Author and YouTuber Travis McBee said in a recent video that no one should publish their first book. At times like these, I’m reminded of those old Animaniacs skits:
Doing nothing with your novel — good idea or bad idea?
Travis argued that “if it’s your first book, it’s not good. It’s not nearly as good as your third or fourth book will be. Do not publish it — you will regret it.”
He says instead to do a rewrite and then set it aside — then repeat for at least one more book after that. His point is that your skills will grow dramatically from your first book to your second, and your second to your third. Publishing that rough, early work will turn off readers who may otherwise become loyal fans if only you had waited until your skills advanced.
I … totally agree with him. Rarely are debut published novels actually a writer’s first novel. More often, it’s their second or third — or twentieth.
The first novel I completed was crap. At the time, I didn’t realize that, but I can pretty much look back on that manuscript now and shrug my shoulders and nod my head. Yep. Terrible.
Why was it terrible? Because your first novel is often your “practice novel.” You’re going to make a lot of mistakes in it. And it’s not that those mistakes can’t be fixed — if you really wanted to, you could spend years performing major reconstructive surgery on them. But there’s only so much you can do for a body that’s badly broken.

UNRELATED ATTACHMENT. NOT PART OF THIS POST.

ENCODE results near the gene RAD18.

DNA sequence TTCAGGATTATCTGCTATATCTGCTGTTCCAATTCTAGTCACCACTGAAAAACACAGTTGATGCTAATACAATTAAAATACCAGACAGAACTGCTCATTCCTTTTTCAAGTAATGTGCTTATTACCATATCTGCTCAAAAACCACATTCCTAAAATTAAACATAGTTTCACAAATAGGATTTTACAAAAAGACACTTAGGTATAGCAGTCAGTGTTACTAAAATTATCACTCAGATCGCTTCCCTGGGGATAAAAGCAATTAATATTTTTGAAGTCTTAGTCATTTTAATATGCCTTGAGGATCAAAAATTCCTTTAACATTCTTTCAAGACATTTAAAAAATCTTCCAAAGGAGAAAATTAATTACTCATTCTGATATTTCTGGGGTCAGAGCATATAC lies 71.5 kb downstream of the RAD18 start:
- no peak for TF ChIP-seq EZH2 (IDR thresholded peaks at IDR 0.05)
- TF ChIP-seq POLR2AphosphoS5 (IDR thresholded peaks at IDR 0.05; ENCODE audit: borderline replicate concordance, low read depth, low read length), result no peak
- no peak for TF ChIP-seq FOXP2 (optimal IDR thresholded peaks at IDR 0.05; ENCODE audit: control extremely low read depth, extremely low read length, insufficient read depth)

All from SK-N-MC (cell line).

For me, the clincher was that I no longer enjoyed my novel after writing it. I was bored by it, and I didn’t care about the characters. Not really. I didn’t believe in my story anymore.
It only took me a few years of procrastinating in revisions to figure that out for myself.
Travis’s advice is to move on — shelve that novel, at least for now, and write something new. There’s a big chance it’ll be much, much better. Your first novel isn’t the only novel you have in you — it’s not your “one and only” dream book. Trust me. Your imagination’s a lot bigger than that.